Demonstrators protest for freedom of opinion in China during the opening day of the CeBIT technology fair in Hanover, central Germany, in March 2015. Tobias Sschwartz
SHANGHAI — China’s Internet is a place of often confusing extremes. On the one hand, this week the government announced an investment of nearly $200 billion to boost Internet connection speed with fast optical broadband in major cities and 4G networks in remote rural areas. Yet the vision of a creative new economy is being undermined, some experts say, by the Communist Party’s recent tightening of controls on the content of the Internet.
The Internet investment is part of Premier Li Keqiang’s grand plan to link more people, from farmers to start-up entrepreneurs, more tightly to the Web, to form what he calls the “Internet Plus” economy. Li says this could unleash the creativity of hundreds of millions of people — and keep China’s economy competitive, as it confronts slowing manufacturing exports and rising wages.
There are certainly good role models: China’s big Internet companies, flush with cash from massive IPOs like e-commerce giant Alibaba’s in New York, seem to be everywhere at the moment. Alibaba is investing in Web-connected cars and along with search engine operator Baidu has put money into private car-ride apps. Social media giant Tencent has bought into companies that make mobile games.
But there are fears the party’s mistrust of open discourse on the Web could damage the economic development so vital to its claim of legitimacy.
There’s no question the Internet, despite ongoing efforts to control it, currently plays an influential role in public life in China, as it has throughout the last decade. This month alone, a string of cases has again demonstrated the power of social media to bring to a wide audience events that would once have been covered up. Internet users have spread images of clashes between police and demonstrators over a high-speed rail line, demanded — and got — an investigation into a police shooting, and stirred up public debates that have led to the outing of corrupt officials, dangerous drivers and people who beat dogs.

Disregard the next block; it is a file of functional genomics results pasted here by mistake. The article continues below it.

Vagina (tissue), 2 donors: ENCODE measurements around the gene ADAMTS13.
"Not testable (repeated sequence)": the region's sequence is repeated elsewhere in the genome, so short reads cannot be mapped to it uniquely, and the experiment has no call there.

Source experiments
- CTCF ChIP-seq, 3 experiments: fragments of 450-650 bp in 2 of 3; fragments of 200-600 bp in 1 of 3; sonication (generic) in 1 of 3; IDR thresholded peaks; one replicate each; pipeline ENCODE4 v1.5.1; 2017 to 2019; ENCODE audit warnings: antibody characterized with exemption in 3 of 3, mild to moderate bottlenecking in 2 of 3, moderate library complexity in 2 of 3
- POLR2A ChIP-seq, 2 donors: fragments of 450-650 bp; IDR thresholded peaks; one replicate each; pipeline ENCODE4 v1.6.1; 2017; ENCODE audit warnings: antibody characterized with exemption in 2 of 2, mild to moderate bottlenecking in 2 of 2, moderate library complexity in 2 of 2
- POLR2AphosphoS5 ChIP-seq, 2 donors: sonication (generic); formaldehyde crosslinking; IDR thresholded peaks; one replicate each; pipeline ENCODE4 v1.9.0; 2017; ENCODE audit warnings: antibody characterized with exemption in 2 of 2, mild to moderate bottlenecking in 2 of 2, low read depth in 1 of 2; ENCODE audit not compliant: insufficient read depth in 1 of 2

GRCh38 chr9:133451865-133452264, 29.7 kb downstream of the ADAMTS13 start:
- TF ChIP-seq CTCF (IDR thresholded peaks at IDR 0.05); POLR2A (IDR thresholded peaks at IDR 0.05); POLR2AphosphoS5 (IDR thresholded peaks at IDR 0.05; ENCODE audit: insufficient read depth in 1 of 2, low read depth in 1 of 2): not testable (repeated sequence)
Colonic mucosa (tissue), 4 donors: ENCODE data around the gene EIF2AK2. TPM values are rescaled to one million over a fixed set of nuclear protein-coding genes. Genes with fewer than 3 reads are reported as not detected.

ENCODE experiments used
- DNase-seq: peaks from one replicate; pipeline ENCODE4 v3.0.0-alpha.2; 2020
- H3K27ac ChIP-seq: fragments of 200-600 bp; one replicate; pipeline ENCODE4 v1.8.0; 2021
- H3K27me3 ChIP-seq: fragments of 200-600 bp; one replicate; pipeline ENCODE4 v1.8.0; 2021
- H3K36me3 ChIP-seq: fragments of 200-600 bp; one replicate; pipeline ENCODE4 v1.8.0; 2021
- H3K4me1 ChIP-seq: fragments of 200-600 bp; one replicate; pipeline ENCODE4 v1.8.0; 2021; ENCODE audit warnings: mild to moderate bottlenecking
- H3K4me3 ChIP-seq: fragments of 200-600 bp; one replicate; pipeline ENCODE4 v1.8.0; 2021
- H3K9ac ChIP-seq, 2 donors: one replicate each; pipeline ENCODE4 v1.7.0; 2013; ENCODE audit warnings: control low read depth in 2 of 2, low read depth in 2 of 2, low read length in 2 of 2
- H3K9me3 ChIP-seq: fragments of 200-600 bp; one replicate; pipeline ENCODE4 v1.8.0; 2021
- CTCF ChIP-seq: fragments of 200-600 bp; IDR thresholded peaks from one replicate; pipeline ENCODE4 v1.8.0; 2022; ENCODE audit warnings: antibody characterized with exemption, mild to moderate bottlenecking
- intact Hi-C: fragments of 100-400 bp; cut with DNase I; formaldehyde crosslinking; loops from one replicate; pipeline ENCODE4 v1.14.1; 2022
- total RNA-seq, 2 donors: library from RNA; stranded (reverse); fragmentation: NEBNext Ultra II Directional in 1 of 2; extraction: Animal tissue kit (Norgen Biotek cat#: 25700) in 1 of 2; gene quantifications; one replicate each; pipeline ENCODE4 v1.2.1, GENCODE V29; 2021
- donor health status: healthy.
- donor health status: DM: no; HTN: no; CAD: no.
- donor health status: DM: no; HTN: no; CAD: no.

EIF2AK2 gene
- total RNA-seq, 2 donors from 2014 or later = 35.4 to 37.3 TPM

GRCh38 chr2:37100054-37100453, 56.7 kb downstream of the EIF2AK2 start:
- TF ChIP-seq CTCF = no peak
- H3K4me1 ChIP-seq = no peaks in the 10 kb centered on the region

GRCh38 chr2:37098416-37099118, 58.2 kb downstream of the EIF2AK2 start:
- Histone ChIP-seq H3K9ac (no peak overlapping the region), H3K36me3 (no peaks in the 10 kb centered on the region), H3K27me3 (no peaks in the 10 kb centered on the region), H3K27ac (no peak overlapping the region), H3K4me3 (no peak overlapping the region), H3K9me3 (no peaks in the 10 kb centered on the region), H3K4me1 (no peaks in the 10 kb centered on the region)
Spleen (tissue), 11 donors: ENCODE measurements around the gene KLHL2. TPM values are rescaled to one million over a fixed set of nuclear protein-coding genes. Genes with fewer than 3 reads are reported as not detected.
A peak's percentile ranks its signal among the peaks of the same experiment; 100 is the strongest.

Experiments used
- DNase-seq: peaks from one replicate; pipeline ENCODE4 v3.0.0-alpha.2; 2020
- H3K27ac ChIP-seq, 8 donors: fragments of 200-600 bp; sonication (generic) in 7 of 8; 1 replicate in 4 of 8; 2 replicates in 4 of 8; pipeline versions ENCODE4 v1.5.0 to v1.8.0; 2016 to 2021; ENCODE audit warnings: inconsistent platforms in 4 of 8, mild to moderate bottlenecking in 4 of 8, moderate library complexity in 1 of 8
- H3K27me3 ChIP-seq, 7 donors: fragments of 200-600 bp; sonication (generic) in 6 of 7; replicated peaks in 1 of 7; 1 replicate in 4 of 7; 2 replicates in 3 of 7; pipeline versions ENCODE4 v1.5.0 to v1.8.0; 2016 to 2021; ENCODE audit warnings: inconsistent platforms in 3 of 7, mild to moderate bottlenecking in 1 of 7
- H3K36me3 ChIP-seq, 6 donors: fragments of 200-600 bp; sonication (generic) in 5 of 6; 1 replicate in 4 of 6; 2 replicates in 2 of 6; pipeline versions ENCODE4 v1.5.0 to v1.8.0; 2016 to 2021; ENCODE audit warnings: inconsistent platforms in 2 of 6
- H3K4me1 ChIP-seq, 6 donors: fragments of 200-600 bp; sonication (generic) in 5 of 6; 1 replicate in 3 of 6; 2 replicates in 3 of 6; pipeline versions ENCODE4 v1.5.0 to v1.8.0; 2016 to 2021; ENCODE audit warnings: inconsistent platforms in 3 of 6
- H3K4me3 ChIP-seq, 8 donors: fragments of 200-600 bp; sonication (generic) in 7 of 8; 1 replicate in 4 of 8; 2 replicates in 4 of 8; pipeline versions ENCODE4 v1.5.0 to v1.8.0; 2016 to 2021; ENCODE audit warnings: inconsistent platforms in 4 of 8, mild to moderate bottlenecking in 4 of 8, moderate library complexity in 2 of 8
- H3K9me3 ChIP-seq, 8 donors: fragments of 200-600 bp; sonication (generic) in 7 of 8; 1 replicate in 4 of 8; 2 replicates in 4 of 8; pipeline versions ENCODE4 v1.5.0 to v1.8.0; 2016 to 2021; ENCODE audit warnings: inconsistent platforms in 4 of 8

But there also have been criticisms of online attitudes as too negative toward the system. A woman who first won public sympathy as a victim of road rage ended up having to appeal to Internet users to stop persecuting her after they dug into her past and labeled her a serial dangerous driver and bully. State media warned of the dangers of an “online kangaroo court.” And China’s army newspaper has published several thunderous attacks recently, denouncing the Internet as a cesspool of foreign ideas, which hostile foreigners are using to undermine the ruling Communist Party. It described China’s liberal Internet users as traitors brainwashed by the West, and said the nation needed an online great wall to keep out such ideas.
So where does the Communist Party really stand on the Internet? On the one hand, the military’s angry rants may be partly aimed at winning a bigger share of China’s Internet budget for itself, said Willy Lam, a specialist on Chinese politics at the Chinese University of Hong Kong. “The military has a vested interest in trying to get more money for cyberwarfare,” he said. At the same time, according to Lam, President Xi Jinping “basically shares these ultra-conservative views — he’s also railed at Western ideas like ‘universal values.’ ”
There’s no doubt since Xi became its head in 2012, the party has further tightened its grip on the Web: it’s set up a powerful national Cyberspace Administration, blocked Gmail, ordered online media not to report news from foreign or independent sources, pledged to boost the online influence of traditional state media — and has called for 10 million volunteers to report “unhealthy” Web content. Authorities have also detained a number of people for online comments. Last week, one of China’s most famous civil rights lawyers, Pu Zhiqiang, was charged with stirring up ethnic hatred and “picking quarrels” because of comments he made on WeChat criticizing various officials.